To say that COVID-19 has dramatically affected nearly all aspects of modern life would be an understatement. From how we do our work to how we run our homes, nearly everything is now filtered through the COVID-19 lens. Many of us are now performing our jobs from home and, in many cases, helping to home school our children – sometimes in the very next seat or the next room! No matter how hard we have tried to flex into this new reality without changing the way we live and work, the way we live and work has changed.
What’s happened to corporate learning?
For example, let’s look at standard corporate learning. Seemingly overnight, the “norm” for corporate, enterprise-level training went from in-person, instructor-led learning opportunities to now 100% virtual experiences. Within this shift, our target audiences now must “learn” how to learn all over again. In just a few short months – nay, weeks! – the “usual” way we learned is now seemingly gone and a new way of learning has emerged. The way, method, and delivery of how we learn has definitely changed for the foreseeable future. Given this shift (or forced push depending on your perspective) towards virtual, technology-based solutions are becoming increasingly important – solutions like Virtual Reality.
Virtual Reality (VR) training was and is part of many learning ecosystems across the globe. VR for learning can simulate job training in a safe, fully immersive, distraction and risk-free way. This is exceptionally helpful when you are delivering content that involves scenario-based decision making as well as when the skill you are teaching could be dangerous or extremely stressful.
Why VR for Healthcare?
“Healthcare is one of the biggest adopters of virtual reality which encompasses surgery simulation, phobia treatment, robotic surgery and skills training.”The Virtual Reality Society
VR training is customizable, portable and accessible, making it a great fit for the healthcare industry. VR is currently being used in healthcare by companies like Seattle Children’s Hospital, the Mayo Clinic, Bayer and Johns Hopkins in a variety of ways including patient education, 3D surgical simulations, mental health treatments, therapy, pain management, and rehabilitation. Organizations that have embraced VR for learning have found it to be an interactive and “hands-on” way to deliver important – sometimes critical – content in a memorable and effective way.
Patient education through VR is a dramatically different experience. Before VR, patients would receive health news supplemented with bad photocopies of information they cannot even begin to understand. With VR patient education, they can take a virtual tour of the hospital, experience a simulation of chemotherapy so they know what to expect, and interact with individualized information about their health journey.
Changing the Norms
Historically, the typical way to learn a medical procedure and needed bedside manner was to physically follow another, more seasoned, healthcare professional from one patient to the next. With COVID-19, the risk factor of working in healthcare has increased exponentially. Learning by job shadowing is no longer reasonably safe for many healthcare students.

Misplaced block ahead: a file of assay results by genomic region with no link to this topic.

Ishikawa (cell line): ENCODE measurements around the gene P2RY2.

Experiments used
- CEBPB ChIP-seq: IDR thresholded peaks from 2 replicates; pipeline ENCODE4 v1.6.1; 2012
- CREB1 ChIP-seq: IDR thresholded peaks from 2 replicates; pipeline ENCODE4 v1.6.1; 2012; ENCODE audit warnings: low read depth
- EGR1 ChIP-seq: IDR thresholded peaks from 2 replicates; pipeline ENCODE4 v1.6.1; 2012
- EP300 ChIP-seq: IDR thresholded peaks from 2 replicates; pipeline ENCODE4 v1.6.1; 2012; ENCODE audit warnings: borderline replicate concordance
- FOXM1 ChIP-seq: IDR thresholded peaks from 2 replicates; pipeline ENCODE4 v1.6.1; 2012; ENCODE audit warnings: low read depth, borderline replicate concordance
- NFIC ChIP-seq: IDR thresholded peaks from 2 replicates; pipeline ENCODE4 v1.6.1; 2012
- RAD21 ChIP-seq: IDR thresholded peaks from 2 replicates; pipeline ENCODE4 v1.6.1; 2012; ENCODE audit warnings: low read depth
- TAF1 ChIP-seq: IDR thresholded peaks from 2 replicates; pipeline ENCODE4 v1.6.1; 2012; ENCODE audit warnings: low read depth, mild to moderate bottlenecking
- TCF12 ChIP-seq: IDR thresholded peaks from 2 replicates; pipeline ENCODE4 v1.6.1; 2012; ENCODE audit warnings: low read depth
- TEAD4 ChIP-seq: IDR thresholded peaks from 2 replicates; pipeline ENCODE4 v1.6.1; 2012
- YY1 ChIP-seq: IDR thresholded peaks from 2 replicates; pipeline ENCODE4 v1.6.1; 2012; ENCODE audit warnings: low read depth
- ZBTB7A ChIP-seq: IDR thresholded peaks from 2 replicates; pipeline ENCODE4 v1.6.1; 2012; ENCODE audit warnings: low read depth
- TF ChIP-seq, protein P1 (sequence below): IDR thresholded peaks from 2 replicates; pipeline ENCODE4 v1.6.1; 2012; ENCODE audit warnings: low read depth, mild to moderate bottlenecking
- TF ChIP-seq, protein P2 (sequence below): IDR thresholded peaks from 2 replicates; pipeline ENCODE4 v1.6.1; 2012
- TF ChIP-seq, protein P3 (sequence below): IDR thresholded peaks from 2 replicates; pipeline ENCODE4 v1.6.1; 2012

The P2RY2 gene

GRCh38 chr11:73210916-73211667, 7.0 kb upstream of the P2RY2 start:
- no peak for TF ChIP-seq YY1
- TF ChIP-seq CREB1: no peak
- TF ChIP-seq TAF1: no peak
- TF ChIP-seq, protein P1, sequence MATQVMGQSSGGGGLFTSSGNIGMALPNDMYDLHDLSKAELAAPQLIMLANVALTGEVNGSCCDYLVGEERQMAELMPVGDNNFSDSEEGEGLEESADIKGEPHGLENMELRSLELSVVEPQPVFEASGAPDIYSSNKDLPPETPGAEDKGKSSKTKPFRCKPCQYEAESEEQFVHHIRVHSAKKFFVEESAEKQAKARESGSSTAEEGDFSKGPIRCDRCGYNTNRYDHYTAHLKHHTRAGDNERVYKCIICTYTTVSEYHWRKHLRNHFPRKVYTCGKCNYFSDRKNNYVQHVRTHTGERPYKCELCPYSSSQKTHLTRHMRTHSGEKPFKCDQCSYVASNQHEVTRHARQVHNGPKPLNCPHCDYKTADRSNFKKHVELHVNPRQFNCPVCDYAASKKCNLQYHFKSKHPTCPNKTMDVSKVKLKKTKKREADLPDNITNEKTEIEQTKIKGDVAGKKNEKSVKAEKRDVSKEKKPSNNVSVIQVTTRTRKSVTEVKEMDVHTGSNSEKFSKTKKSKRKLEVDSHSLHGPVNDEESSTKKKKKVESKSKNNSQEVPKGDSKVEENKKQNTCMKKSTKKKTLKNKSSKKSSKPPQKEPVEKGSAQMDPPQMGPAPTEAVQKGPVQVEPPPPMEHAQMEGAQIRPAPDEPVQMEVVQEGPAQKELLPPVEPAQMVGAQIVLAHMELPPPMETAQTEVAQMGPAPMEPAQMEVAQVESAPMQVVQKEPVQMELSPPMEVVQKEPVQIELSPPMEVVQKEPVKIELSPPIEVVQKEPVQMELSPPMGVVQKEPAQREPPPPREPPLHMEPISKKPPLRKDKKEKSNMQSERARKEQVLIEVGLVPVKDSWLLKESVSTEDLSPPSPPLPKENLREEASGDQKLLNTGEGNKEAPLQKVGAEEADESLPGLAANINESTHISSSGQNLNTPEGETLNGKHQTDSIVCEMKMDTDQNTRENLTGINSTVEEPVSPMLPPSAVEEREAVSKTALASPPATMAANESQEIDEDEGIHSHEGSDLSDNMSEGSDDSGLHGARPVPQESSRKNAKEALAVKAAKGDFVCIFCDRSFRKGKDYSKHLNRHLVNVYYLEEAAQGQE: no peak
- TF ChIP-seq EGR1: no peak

“One of the advantages of this technology is that it allows healthcare professionals to learn new skills as well as refreshing existing ones in a safe environment. Plus it allows this without causing any danger to the patients.”The Virtual Reality Society
VR applications can allow medical students and doctors to practice surgery in a safe and risk-free training environment and create recorded experiences for them to review and further learning. Leveraging VR technology rather than a real human patient gives them an opportunity to learn new and emerging procedures while sharpening their existing skills – all without danger to themselves or the patient. They can practice and make mistakes without lives and careers being at risk.
VR is Especially Relevant Today
Given the immediate danger of COVID-19 to our society and especially healthcare workers, VR for training can make an impact now more than ever. Motive.io is helping to meet that need with cutting edge VR experiences that provide safe learning opportunities for healthcare professionals and help them to build empathy while keeping patients danger-free.
A great example is VR simulation of a medical crisis that requires a healthcare worker to gain consent. Gaining consent is a critical process that must be followed with every procedure administered. Failure to get consent could result in a healthcare worker’s dismissal and injury or death for the patient involved. Motive.io worked with a healthcare client to create a lifelike simulation of a medical crisis in need of consent. Take a look at the scenario below to experience this simulation for yourself.
The VR experience puts the learner in the role of the anesthesiologist. The lifelike experience of the physical hospital room as well as the emotional climate is felt in a very real way. As the anesthesiologist, the learner must follow procedure to gain consent while enduring the very real painful moans of the expectant mother and the impatient body language of the father. This simulation allows the learner to gain practical experience and develop empathy for the patient without direct interaction. If the learner makes a mistake, they are not faced with real life penalties, like license suspension and lawsuits.
VR healthcare training continues to grow in effectiveness and application. COVID-19 has pushed this technology to the forefront of innovative and safe ways to train our medical workforce – and Motive.io is proud to be part of the journey.
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